I don’t know a great deal about Peru. In fact I know nothing about the South American country. Thankfully, an episode of Maeve O’Meara’s Food Safari about Peruvian food aired the week before I dined at Morena in Surry Hills, giving me an idea about the culinary delights and traditions of the nation.
Head chef and co-owner Alejandro Saravia certainly has an interesting story to tell. Having worked in marketing, he decided to embark on a trip around Europe working in some of the top restaurants on the continent. Oddly enough, he ended up in Australia in 2006 and set up his own shop in Surry Hills.
Although Peru is running through Morena’s veins, it’s not a “traditional” restaurant per se. Saravia borrows from other Latin American cultures to serve a very modern offering, leaning towards the fine-dining scale of the spectrum. As he explains in his interview in the April edition of Feast magazine, if Saravia tried to do traditional Peruvian food in Australia, it wouldn’t be truthful to the cuisine, so he calls his food modern Peruvian.
Situated on the buzzing Bourke St, Morena is almost directly opposite the Beresford; a decent option for pre and post-dinner drinks. Inside, the décor is contemporary, simple and very minimalist. White tablecloths, dim lighting and wooden furniture are prevalent here. We have an early booking at 6pm and we’re the first ones to be seated.
Today, we choose to indulge in the five-course degustation ($85). The first dish to arrive is the manchego and cassava croquettes served with Huancaina sauce. Manchego is a cheese made from sheep’s milk, while cassava is a type of woody shrub native to South America. The crispy and fresh batter of the croquette is enjoyable, as is the filling. With the sauce smeared on the bottom, your tastebuds begin to ask questions about the intricate tastes of the food. The sauce is smooth but not quite a puree. I really liked this creation.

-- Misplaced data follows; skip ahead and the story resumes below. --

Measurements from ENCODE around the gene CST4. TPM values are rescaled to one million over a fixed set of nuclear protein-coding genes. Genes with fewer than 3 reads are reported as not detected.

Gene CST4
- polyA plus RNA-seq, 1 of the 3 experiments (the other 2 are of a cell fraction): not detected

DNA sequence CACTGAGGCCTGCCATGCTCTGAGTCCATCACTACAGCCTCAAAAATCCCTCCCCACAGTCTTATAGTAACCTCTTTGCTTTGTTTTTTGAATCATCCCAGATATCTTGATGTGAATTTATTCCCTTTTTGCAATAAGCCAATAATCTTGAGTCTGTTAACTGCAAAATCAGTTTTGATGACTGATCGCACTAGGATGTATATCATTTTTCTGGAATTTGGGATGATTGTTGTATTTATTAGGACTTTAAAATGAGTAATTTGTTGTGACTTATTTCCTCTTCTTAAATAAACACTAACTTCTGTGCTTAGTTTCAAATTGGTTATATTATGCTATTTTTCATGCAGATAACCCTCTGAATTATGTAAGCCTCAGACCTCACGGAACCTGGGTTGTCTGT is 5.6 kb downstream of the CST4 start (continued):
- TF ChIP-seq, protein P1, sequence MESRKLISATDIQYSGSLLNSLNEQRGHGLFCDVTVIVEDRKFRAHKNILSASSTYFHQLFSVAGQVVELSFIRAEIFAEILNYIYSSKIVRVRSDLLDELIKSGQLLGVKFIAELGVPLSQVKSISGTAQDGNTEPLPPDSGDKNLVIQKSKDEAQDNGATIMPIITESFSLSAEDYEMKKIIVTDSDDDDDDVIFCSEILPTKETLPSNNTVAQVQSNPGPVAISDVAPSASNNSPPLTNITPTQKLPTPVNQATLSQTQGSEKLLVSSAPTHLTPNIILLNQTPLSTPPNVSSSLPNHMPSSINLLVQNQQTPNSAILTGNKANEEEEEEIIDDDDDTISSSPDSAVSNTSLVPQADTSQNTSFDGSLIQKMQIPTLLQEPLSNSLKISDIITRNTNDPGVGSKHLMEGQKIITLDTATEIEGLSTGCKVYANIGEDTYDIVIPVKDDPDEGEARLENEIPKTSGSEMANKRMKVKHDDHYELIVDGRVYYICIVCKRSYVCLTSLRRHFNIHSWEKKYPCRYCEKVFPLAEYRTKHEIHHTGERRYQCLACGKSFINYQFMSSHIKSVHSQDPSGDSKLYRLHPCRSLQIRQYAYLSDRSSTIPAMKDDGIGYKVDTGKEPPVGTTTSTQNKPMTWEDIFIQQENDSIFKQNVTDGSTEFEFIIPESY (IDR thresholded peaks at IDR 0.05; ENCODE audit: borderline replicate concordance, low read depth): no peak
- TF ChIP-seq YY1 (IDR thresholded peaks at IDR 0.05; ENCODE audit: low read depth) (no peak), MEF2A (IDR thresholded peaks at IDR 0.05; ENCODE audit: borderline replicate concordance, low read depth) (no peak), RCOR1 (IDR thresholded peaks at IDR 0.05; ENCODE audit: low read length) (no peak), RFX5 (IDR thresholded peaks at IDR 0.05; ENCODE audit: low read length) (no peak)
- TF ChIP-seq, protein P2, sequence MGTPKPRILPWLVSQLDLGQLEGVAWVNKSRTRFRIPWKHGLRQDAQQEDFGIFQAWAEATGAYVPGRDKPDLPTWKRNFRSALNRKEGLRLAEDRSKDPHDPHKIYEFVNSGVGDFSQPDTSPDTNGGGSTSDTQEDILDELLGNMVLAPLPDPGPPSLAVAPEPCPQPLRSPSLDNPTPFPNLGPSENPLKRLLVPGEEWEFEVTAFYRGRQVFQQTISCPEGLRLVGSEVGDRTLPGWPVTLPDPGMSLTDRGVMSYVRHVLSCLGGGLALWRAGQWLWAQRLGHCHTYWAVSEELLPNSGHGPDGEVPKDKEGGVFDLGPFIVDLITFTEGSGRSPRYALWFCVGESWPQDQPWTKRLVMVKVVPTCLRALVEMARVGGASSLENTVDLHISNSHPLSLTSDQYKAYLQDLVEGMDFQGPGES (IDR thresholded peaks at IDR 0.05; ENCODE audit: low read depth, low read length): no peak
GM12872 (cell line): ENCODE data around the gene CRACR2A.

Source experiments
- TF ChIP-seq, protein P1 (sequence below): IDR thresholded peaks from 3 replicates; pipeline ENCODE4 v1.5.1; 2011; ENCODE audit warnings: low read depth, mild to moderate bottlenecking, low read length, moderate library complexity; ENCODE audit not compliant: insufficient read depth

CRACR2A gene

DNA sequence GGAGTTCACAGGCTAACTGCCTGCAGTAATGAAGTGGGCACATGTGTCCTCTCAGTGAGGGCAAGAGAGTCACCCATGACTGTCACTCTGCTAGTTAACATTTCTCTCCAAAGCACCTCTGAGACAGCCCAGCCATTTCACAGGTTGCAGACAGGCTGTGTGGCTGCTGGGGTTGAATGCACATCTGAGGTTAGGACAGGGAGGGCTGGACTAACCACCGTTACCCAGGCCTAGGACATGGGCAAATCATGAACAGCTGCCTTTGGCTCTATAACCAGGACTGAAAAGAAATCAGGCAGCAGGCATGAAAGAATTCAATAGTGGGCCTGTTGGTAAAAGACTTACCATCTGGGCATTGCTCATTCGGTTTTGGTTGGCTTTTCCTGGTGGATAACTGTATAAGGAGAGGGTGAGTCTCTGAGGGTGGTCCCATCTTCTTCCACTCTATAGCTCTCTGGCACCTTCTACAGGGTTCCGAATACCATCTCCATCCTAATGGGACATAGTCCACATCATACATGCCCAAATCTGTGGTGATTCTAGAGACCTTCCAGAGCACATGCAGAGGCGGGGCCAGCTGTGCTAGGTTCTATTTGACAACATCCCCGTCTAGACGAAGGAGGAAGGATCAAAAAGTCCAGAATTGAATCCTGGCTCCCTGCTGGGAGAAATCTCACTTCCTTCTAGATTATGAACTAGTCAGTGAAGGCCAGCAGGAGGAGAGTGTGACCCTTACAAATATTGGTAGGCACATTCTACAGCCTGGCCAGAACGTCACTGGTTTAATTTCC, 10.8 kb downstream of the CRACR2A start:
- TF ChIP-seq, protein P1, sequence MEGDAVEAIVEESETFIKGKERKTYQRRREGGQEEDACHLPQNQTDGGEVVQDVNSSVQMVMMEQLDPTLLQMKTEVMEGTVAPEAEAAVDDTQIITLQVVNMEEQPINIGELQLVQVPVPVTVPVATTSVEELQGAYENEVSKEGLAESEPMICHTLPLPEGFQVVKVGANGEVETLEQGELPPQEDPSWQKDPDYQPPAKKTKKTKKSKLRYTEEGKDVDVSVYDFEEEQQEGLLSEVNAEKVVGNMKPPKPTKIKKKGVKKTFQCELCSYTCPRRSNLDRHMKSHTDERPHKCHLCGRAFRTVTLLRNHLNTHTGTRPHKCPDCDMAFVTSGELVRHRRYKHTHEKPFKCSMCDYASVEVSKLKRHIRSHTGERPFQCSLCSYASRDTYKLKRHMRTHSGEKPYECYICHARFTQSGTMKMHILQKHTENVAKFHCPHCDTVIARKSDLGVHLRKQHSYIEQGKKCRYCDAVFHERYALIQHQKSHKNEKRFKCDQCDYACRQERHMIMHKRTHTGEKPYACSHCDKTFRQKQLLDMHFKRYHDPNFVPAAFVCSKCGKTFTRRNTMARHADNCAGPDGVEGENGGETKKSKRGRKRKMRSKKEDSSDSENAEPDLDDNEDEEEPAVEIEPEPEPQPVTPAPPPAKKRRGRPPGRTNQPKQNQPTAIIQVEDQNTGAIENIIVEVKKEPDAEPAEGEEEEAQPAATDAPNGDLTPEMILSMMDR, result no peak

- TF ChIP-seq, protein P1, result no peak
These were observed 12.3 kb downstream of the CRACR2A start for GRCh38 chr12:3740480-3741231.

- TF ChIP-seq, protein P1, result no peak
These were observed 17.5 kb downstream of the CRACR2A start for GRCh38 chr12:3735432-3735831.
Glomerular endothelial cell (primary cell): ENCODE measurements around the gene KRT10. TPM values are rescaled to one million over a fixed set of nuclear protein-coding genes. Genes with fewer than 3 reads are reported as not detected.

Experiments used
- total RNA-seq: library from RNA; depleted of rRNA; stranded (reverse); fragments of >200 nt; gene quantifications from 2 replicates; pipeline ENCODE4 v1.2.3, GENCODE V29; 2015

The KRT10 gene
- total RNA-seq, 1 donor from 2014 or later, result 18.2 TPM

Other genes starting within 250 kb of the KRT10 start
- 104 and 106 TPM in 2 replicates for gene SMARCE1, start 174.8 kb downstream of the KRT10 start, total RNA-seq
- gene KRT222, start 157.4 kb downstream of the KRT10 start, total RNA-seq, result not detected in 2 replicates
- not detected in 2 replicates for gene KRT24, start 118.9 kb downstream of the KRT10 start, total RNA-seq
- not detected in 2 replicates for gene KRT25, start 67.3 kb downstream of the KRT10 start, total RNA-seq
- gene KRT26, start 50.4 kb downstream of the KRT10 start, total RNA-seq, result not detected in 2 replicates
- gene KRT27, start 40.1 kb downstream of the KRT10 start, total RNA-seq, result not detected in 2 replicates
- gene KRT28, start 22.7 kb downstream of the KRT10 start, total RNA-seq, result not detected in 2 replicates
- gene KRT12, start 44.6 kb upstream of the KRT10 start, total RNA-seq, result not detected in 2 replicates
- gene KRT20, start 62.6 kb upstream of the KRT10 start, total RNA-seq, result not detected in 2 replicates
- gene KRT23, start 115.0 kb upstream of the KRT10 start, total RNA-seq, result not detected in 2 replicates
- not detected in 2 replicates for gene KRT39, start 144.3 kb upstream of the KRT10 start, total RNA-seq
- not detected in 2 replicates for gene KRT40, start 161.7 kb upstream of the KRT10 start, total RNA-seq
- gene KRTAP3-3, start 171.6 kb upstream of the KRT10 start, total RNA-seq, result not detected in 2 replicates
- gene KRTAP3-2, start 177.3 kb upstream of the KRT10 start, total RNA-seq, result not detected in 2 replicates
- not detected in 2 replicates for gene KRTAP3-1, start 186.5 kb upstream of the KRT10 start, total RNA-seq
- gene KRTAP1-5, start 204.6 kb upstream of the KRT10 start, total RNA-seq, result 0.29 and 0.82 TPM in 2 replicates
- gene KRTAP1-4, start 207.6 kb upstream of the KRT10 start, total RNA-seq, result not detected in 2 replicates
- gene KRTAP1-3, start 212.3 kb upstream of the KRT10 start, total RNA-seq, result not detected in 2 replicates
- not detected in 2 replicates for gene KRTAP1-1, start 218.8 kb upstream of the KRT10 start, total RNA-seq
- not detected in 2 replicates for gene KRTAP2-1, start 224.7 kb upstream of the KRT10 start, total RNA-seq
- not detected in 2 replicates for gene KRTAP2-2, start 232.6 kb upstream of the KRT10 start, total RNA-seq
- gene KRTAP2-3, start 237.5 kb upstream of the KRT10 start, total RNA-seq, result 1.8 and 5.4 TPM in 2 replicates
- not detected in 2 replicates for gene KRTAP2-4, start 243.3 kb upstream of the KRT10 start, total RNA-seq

Already I begin to notice the beautiful presentation of Morena’s food. Served on a dark grey tile, the food doesn’t look like something to be eaten, but more of a work of art.
Next to come is the Peruvian ceviche – I wasn’t sure about the type of fish used in the ceviche (snapper or sardine) but it was as fresh as they come. The ceviche was combined with cancha (roasted Andean corn) and caramelised sweet potato. Although easily the most picturesque offering of the night, the ceviche wasn’t my favourite. It was slightly too tart and sour for me, but the freshness of the produce was a small victory. I liked the crunch of the roasted corn.
Our proteins were next on the degustation. First was the 12-hour braised beef brisket with creamy Lima bean puree with tamarind jus. Although cooked for 12 hours, the beef didn’t collapse as easily as I would’ve liked, but it was still very good. Combining this with the puree and jus, the beef was very enjoyable. Brisket is one of my favourite cuts of beef. When slow-cooked, it’s a winner.
When you eat a degustation, I find the ones that become permanently etched in your memory are those that begin strongly, maintaining a high level before crescendo-ing to the dessert. The grain-fed Latin America–style roasted chicken with chips and red cabbage and apple salad to finish the savoury courses was certainly good but not enough to take it to soaring heights of gastronomic euphoria. I enjoyed the aroma of the chicken with Peruvian spices but it was slightly too oily for me. The chips were cut like polenta, looked like polenta but indeed, were not polenta.
I really enjoy trying new cuisines and it’s even better when a total curveball is thrown your way. The one square foot of a dessert dish of traditional sweets was like nothing I’d ever had before. Served on a beautiful one square foot tile, a wonderful array of sweets were placed in front of us to devour. These included a type of cake, sorbet, ice cream, raspberry and passion-fruit purees and a Peruvian-style donut: all made in-house. Because all of the sweets were sprawled out onto the tile, it was up to the diner to pick up the spoon and explore all that was on offer. So much fun, incredible presentation and such a fitting end to an enjoyable meal.
On Food Safari, one of the dishes Saravia demonstrates is the slow-cooked alpaca, which I didn’t get to try. That gives me an excuse to come back to visit Morena.